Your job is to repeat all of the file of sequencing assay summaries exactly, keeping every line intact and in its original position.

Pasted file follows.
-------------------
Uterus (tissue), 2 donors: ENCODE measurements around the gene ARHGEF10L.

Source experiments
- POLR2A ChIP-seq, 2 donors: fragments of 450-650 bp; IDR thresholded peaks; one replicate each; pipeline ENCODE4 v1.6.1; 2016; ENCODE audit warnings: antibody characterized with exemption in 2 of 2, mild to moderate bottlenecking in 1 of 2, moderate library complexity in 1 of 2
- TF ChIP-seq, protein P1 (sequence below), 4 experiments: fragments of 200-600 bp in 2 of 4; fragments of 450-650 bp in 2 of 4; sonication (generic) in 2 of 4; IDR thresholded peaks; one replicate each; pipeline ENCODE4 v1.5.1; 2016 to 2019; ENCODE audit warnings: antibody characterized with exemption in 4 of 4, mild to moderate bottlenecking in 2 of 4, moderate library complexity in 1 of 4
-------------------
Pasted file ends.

Uterus (tissue), 2 donors: ENCODE measurements around the gene ARHGEF10L.

Source experiments
- POLR2A ChIP-seq, 2 donors: fragments of 450-650 bp; IDR thresholded peaks; one replicate each; pipeline ENCODE4 v1.6.1; 2016; ENCODE audit warnings: antibody characterized with exemption in 2 of 2, mild to moderate bottlenecking in 1 of 2, moderate library complexity in 1 of 2
- TF ChIP-seq, protein P1 (sequence below), 4 experiments: fragments of 200-600 bp in 2 of 4; fragments of 450-650 bp in 2 of 4; sonication (generic) in 2 of 4; IDR thresholded peaks; one replicate each; pipeline ENCODE4 v1.5.1; 2016 to 2019; ENCODE audit warnings: antibody characterized with exemption in 4 of 4, mild to moderate bottlenecking in 2 of 4, moderate library complexity in 1 of 4